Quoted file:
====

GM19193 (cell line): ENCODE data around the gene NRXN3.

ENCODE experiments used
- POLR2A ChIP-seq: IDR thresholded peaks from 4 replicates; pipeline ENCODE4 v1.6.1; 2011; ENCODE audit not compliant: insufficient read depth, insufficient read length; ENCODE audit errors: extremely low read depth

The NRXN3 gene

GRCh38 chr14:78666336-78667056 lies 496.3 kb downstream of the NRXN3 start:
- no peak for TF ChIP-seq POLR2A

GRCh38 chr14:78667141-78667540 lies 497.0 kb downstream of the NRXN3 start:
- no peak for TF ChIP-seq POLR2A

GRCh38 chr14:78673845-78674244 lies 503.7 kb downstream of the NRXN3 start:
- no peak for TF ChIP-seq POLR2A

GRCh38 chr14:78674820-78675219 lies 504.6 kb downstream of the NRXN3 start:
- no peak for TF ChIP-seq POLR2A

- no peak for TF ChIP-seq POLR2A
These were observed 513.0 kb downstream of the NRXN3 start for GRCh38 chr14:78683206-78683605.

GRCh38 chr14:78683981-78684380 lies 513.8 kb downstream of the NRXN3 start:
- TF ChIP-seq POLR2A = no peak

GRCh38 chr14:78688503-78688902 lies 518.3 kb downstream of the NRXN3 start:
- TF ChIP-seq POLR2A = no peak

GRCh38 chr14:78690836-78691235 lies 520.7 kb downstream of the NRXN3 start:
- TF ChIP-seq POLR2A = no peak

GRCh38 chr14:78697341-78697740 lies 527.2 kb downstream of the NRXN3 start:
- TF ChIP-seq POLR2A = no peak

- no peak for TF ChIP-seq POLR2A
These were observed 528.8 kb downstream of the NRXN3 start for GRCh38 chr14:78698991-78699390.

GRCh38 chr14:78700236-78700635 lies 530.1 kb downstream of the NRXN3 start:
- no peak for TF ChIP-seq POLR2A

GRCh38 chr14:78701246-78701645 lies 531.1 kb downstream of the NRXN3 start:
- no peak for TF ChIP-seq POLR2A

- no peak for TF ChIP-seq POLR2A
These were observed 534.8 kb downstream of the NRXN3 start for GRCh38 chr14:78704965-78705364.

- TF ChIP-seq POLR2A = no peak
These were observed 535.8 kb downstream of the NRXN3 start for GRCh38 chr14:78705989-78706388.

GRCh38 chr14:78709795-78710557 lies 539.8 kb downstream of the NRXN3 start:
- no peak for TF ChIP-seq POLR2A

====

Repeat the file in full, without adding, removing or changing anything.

GM19193 (cell line): ENCODE data around the gene NRXN3.

ENCODE experiments used
- POLR2A ChIP-seq: IDR thresholded peaks from 4 replicates; pipeline ENCODE4 v1.6.1; 2011; ENCODE audit not compliant: insufficient read depth, insufficient read length; ENCODE audit errors: extremely low read depth

The NRXN3 gene

GRCh38 chr14:78666336-78667056 lies 496.3 kb downstream of the NRXN3 start:
- no peak for TF ChIP-seq POLR2A

GRCh38 chr14:78667141-78667540 lies 497.0 kb downstream of the NRXN3 start:
- no peak for TF ChIP-seq POLR2A

GRCh38 chr14:78673845-78674244 lies 503.7 kb downstream of the NRXN3 start:
- no peak for TF ChIP-seq POLR2A

GRCh38 chr14:78674820-78675219 lies 504.6 kb downstream of the NRXN3 start:
- no peak for TF ChIP-seq POLR2A

- no peak for TF ChIP-seq POLR2A
These were observed 513.0 kb downstream of the NRXN3 start for GRCh38 chr14:78683206-78683605.

GRCh38 chr14:78683981-78684380 lies 513.8 kb downstream of the NRXN3 start:
- TF ChIP-seq POLR2A = no peak

GRCh38 chr14:78688503-78688902 lies 518.3 kb downstream of the NRXN3 start:
- TF ChIP-seq POLR2A = no peak

GRCh38 chr14:78690836-78691235 lies 520.7 kb downstream of the NRXN3 start:
- TF ChIP-seq POLR2A = no peak

GRCh38 chr14:78697341-78697740 lies 527.2 kb downstream of the NRXN3 start:
- TF ChIP-seq POLR2A = no peak

- no peak for TF ChIP-seq POLR2A
These were observed 528.8 kb downstream of the NRXN3 start for GRCh38 chr14:78698991-78699390.

GRCh38 chr14:78700236-78700635 lies 530.1 kb downstream of the NRXN3 start:
- no peak for TF ChIP-seq POLR2A

GRCh38 chr14:78701246-78701645 lies 531.1 kb downstream of the NRXN3 start:
- no peak for TF ChIP-seq POLR2A

- no peak for TF ChIP-seq POLR2A
These were observed 534.8 kb downstream of the NRXN3 start for GRCh38 chr14:78704965-78705364.

- TF ChIP-seq POLR2A = no peak
These were observed 535.8 kb downstream of the NRXN3 start for GRCh38 chr14:78705989-78706388.

GRCh38 chr14:78709795-78710557 lies 539.8 kb downstream of the NRXN3 start:
- no peak for TF ChIP-seq POLR2A